Members of the (Assessment) team visited Ohio between June 3 and June 10, 1985. The National Weather Service (NWS) overall response to the May 31, 1985 tornado outbreak was determined to be very good. If the rarity of such a broad scale outbreak is factored into the evaluation, the response of the agency could be rated as excellent. A very accurate Tornado Watch bracketed the area and was issued prior to the occurrence of the first tornado report... Field Offices responsible for local warnings had Severe Thunderstorm Warnings in effect prior to tornado activity in almost all cases and Tornado Warnings in effect as soon as evidence of formation was available.
The first warning was issued by Cleveland (NWS Office) at 4:10 p.m. for Ashtabula County based on radar indicating a severe thunderstorm. The Severe Thunderstorm Warning was valid until 5:15 p.m. The warning verified with 3/4-inch hail and winds over 60 mph near Austinburg at 4:40 p.m.
At 5:21 p.m., Cleveland issued a Tornado Warning for Ashtabula County based on radar and a report from the public. However, the warning was not disseminated over the NOAA Weather teletypewriter circuit because of a brief communications line failure. At 5:30 p.m., the office discovered the warning had not gone out over the teletype and tried again to issue the warning. But an old March 28 warning went out instead over the NOAA Weather Wire. Cleveland NWS then issued a corrected warning which was disseminated at 5:43 p.m. The weak tornado occurred in Ashtabula County at 5:30 p.m.
At 5:28 p.m, Cleveland issued a Severe Thunderstorm warning for Lake and Geauga counties valid until 6:15 p.m. Both counties experienced golf ball-sized hail during the warning period.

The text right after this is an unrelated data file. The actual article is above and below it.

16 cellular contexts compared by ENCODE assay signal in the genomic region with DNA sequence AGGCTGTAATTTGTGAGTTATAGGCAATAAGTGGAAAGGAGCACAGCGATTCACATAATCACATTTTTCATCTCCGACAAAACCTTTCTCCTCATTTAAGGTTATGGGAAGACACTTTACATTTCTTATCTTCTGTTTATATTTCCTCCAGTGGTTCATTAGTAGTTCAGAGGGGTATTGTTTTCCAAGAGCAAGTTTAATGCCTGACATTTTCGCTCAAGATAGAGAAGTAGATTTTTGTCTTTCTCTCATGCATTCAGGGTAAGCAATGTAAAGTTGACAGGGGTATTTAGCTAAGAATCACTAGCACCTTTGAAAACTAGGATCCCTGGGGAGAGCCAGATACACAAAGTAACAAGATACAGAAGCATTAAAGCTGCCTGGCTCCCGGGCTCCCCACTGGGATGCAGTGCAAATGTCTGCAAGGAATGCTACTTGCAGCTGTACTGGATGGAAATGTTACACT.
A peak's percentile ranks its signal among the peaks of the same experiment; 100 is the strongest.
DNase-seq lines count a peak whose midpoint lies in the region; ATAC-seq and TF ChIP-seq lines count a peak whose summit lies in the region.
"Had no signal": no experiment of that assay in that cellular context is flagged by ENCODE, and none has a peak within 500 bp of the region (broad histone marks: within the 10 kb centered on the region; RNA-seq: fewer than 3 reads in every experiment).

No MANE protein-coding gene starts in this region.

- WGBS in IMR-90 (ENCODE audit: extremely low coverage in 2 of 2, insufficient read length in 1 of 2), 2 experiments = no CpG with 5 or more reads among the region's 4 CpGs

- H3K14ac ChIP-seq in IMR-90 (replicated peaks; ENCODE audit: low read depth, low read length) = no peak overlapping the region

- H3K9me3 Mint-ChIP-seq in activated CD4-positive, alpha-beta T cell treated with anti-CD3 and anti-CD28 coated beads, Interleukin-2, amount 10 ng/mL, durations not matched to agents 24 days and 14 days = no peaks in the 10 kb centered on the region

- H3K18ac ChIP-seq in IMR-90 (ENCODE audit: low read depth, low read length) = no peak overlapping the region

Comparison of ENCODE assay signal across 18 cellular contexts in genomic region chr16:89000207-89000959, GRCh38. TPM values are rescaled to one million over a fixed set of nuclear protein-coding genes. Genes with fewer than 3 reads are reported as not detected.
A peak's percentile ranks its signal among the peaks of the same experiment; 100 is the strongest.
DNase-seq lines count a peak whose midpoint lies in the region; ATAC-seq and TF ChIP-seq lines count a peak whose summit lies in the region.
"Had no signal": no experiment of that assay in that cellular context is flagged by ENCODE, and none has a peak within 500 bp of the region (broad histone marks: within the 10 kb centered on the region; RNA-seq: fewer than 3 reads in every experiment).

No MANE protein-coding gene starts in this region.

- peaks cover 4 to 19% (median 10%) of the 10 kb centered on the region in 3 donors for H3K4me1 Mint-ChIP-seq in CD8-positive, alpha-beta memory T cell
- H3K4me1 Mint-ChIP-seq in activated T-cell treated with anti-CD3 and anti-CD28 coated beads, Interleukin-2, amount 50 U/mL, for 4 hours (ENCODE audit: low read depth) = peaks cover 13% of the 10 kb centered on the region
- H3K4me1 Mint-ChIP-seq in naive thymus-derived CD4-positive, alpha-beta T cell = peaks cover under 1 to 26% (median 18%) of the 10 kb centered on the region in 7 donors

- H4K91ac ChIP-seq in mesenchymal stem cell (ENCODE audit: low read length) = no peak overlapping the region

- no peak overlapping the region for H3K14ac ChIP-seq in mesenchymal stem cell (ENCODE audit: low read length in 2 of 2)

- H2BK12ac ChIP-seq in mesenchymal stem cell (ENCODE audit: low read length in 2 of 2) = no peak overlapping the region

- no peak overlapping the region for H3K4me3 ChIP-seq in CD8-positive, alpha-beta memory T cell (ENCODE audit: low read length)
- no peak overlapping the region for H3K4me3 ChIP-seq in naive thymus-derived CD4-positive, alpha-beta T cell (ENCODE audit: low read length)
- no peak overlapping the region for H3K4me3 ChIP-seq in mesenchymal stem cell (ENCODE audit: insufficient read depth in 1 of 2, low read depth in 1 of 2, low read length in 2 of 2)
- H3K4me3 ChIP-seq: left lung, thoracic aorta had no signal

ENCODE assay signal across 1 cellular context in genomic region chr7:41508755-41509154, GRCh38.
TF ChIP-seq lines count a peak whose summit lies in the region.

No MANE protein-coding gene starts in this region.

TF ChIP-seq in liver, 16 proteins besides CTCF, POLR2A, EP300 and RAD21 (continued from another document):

At 5:40 p.m., Cleveland took over responsibility for Youngstown's three Ohio counties because of a communication line failure.
A Severe Thunderstorm Warning was issued at 6 p.m. for Medina County and a Severe Thunderstorm Warning at 6:15 p.m. Hail and high winds were associated with these storms.
Cleveland issued a Severe Thunderstorm Warning for Trumbull County at 6:30 p.m. based on very strong radar echo near Hudson.
A devastating tornado moved through Trumbull County between 6:40 p.m. and 7:05 p.m. A tornado watch was in effect and a timely severe thunderstorm warning based on radar was issued for Trumbull County at 6:30 p.m. (by Cleveland NWS Office). At 6:40 p.m., a verbal Tornado Warning was placed over the Emergency Broadcast System (EBS) by the Youngstown Weather Service Office.
It warned of a possible tornado approaching the Niles-Warren Area. However, with the exception of the verbal warning, the Severe Thunderstorm Warning was never upgraded to a written Tornado Warning and transmitted on the NOAA Weather Wire or NOAA Weather Radio.
Two factors contributed to this. First, Youngstown failed to notify the Cleveland NWS Office of the verbal Tornado Warning. Cleveland would have likely upgraded the Severe Thunderstorm Warning to a Tornado Warning since they had taken over responsibility for Youngstown's warning area at 5:40 p.m. because of an AFOS communications line failure. Second, the decision (by Youngstown NWS personnel) not to activate the spotter network at Youngstown deprived the staff of critical spotter reports indicating a tornado had occurred in Newton Falls. That knowledge may have prompted the Youngstown Office to urge Cleveland into upgrading the Severe Thunderstorm Warning to a Tornado Warning.
The above quotes from the Natural Disaster Survey Report: The Ohio-Pennsylvania Tornado Outbreak, May 31, 1985.